Walk it off
Have you heard about the ‘superblocks’ in Barcelona – where a cluster of city blocks form a huge new block, within which car traffic is very limited? This idea was implemented as a way of decreasing air pollution, which in turn has increased economic growth and walkability in these urban areas.
Prioritising pedestrians rather than cars in urban design is something that we see more and more of, and is in my opinion vital if we want to survive as a specie. Saying that “we’re killing our planet” is factually wrong, the planet itself is fine. The only thing potentially being killed by our habits is everything living on earth, very much including the human race. Short rant over, back to the subject: pedestrian friendly cities.
‘Increased walkability’ arises from a mix of many factors, one of them being integration with other modes of transportation. Even if the Utopia has zero motorized vehicles, our current cities do not. We need to make sure that all of our systems work together, so that none of them are too disrupted by the others. Road crossings are a prime example of where multiple modes meet and a solution is required that balances the needs of drivers, cyclists and pedestrians alike, without compromising safety, just like the one in the video linked below.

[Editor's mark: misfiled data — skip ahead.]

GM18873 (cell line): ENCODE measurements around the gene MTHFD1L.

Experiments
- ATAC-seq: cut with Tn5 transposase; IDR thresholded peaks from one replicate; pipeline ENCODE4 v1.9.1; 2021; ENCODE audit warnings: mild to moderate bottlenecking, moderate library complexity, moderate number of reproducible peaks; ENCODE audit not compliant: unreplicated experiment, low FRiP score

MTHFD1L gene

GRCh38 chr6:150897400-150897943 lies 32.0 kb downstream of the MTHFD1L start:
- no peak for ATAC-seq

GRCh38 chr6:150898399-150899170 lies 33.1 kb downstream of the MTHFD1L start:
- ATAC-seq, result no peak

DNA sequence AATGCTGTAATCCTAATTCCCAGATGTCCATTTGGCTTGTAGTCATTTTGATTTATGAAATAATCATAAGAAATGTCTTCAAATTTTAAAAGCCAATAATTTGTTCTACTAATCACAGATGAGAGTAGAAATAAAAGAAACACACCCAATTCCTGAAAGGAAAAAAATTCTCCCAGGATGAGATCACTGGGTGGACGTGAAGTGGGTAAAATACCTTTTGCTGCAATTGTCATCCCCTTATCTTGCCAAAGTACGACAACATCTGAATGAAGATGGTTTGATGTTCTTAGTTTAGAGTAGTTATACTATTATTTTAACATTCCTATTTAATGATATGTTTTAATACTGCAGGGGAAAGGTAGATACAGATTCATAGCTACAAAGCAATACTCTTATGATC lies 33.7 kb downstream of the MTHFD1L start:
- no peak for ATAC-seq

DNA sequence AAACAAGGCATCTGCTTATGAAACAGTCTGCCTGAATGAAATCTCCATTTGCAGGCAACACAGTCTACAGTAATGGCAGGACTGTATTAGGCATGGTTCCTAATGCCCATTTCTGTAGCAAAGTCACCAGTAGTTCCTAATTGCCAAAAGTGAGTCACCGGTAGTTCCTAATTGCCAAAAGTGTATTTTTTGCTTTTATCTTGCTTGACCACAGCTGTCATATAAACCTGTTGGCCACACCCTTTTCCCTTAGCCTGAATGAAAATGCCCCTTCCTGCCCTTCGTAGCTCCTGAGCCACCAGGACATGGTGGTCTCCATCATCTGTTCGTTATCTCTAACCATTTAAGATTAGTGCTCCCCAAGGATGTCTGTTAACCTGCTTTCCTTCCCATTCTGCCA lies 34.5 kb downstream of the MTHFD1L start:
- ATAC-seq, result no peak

Many factors affect how well a crossing serves its purpose of enabling several systems to coexist. How good is the visibility, both for cars and pedestrians? How safe do pedestrians feel while crossing? Does it disturb other parts of the system? For a project, Smart Space has modelled pedestrian and car movements for a specified crossing to find potential solutions that optimise flows and safety at this busy interface. Here we observe how crowded the pedestrian waiting space is, we reviewed whether the crossing is wide enough for people to cross comfortably in both directions, and how it affects car traffic. Using predictive modelling we can get a glimpse of how this space might perform once built, and therefore make sure we build a space that works as well as possible.
I for one love walking, and look forward to less and less car traffic in urban areas. Not being able to walk somewhere makes me a little bit stressed, and walkability is a key factor for me when trying to decide where I want to settle. How is the walkability in your city? Have you ever visited a city and been struck by how busy/ less walkable it is, and if so, what city? Join us in the comment section below!”
Reply with feedback and/or concerns (: